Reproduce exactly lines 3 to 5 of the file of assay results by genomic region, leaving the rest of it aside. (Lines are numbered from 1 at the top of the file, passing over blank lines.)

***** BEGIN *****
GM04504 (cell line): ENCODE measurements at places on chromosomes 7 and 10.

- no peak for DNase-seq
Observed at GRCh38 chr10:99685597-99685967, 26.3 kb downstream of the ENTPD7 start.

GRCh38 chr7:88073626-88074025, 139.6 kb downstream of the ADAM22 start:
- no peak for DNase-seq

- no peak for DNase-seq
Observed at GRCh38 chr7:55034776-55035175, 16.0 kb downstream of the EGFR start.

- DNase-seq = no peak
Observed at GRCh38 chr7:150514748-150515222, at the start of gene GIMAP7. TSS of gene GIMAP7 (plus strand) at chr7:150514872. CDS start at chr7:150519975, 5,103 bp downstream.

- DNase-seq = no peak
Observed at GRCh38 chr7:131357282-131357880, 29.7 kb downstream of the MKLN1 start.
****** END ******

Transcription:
Observed at GRCh38 chr10:99685597-99685967, 26.3 kb downstream of the ENTPD7 start.

GRCh38 chr7:88073626-88074025, 139.6 kb downstream of the ADAM22 start:
- no peak for DNase-seq